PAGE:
Open up your pocketbooks, Central Campus residents. Those crappy apartments won't come so cheap anymore.
Vice President for Student Affairs Larry Moneta is paying for a long-term Central renovation in part by dramatically raising rental rates for existing Central apartments. This means that lower-income and minority students will bear a disproportionate burden for Duke's ambitions--and that is plain wrong.
Lower-income students have traditionally chosen Central because of its cheaper rates: a one-bedroom double costs $3,800 per student this year. Minority students, a cohort that substantially overlaps with lower-income students at Duke, have had the added attraction of a racially diverse Central community. Moneta now wants to make Central rates comparable to those of West Campus, where a double room currently goes for $5,524. In many cases, families simply cannot afford to pay an additional $1,724 in housing costs.
Students who choose Central for financial reasons already have to suffer the assorted problems of living in dilapidated buildings that Moneta himself says should have been torn down five years ago. In addition to the grungy, unattractive facilities, these students must contend with added daily travel time, lack of basic amenities and a sense of isolation from the on-campus community. Now, we are increasing the rental rates on these apartments by nearly 50 percent and depriving students of a lower-cost housing option? Something about that doesn't make sense.
Moneta, Executive Vice President Tallman Trask and other administrators involved in the Central Campus project have grand ideas that will cost the University an obscene amount of money. From all indications, their fledgling plans provide a solid basis for improving the quality of student life and facilities and should be carried out soon.
But in paying for these ideas, Duke is neglecting a crucial question of equity. We should not shift the brunt of the costs onto the undergraduates who are least able to afford it. Otherwise, we unjustly burden those members of our community, risk Duke losing its luster for lower-income prospective students and commit a grave error of unfairness.
Central Campus must remain an affordable housing option for as long as the campus exists in its current form. If money is so sorely needed, Moneta can petition the Board of Trustees for another hike in the rate of the annual tuition increase so that all undergraduates can share the costs. I think the Central project is a worthwhile destination for my tuition dollars; let the Board determine whether students as a whole should pay more. Should the Board decline to allocate the money, Moneta could raise all housing rates proportionally, go back to the fundraising drawing board or perhaps slow down development plans a bit. No renovation is worth this inequity.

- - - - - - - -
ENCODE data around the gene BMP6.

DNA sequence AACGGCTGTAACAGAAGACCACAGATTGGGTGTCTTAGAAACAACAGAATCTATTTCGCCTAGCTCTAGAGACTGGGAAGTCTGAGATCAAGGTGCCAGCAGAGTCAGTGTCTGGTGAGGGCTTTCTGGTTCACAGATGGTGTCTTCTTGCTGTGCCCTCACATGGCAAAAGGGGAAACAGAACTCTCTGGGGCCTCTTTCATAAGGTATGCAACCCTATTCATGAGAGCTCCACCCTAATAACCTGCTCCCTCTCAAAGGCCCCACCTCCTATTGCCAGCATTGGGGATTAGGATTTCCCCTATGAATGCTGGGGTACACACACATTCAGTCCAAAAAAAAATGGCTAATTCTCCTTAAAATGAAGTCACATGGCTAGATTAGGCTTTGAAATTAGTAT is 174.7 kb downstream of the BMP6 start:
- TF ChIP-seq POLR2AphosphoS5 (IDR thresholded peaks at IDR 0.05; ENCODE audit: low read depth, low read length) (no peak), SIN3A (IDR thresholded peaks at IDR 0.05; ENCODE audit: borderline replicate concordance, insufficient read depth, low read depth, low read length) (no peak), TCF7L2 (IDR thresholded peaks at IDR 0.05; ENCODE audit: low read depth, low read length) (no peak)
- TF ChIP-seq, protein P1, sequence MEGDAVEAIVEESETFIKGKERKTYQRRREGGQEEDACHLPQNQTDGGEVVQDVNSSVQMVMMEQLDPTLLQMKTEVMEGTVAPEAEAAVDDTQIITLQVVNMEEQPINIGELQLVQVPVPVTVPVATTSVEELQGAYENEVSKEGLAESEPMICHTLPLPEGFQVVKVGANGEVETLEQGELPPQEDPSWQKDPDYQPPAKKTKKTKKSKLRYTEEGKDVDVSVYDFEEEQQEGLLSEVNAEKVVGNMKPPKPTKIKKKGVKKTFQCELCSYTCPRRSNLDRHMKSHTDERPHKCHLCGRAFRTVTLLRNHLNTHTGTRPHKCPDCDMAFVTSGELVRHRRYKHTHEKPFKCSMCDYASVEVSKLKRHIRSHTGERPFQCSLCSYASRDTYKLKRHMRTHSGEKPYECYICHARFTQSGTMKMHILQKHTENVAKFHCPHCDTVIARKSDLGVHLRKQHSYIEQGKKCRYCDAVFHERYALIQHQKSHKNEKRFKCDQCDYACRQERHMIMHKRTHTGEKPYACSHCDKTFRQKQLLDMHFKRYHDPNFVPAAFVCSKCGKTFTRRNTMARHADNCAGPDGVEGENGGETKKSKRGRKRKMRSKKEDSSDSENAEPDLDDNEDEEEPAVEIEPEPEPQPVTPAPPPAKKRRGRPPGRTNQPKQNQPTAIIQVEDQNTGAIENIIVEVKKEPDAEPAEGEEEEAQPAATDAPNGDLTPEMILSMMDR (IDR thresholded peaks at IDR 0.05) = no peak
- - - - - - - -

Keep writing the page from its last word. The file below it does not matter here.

Moneta cites increasing diversity on West Campus as a possible benefit for raising the Central rental rates. My response is, at what price? Sure, lower-income and minority students will no longer have a compelling financial reason to head to Central, and more may well choose West for their junior and senior years. But they will be paying $1,724 more! Are we really asking the less advantaged among us to pay this sum for our diversity efforts?
The planned rate hike also sets up a generally inequitable situation for juniors of all races and socioeconomic backgrounds. With 50 percent higher rental rates, Central would become far less desirable than West--as opposed to marginally less desirable, or even sometimes preferred--for juniors stuck with the three-year live-in requirement. So, every junior goes into the housing lottery with the specter of an unduly expensive, low-quality apartment lurking behind a high number. Such a disparity is not desirable, as it sets up a rift between the haves and the have-nots and leaves far too much to chance. If we are forcing students to live on campus their junior year, we should be working to make their housing options more equitable, not less.
President Richard Brodhead has indicated that shoring up financial aid is one of his most prized initiatives. It would be a mistake to undermine such a noble goal out of the box with this inequitable and truly unfathomable rate hike. Furthermore, the argument that a new, improved financial aid system will offset this new burden for lower-class students does not hold water. Even if such new measures were implemented and made Duke a generally more attractive place for such students in the long-term, the short-term is when lower-income students will be suffering the effects of this rate increase. Some students will receive an adjustment in their financial aid package, but many of the middle cases will not, and the rate increase will be quite palpable for them.
Putting the squeeze on Central residents is unwarranted, unfair and unnecessary. It is time for Dr. Moneta to reconsider.
Andrew Collins is a Trinity senior and former University editor of The Chronicle.
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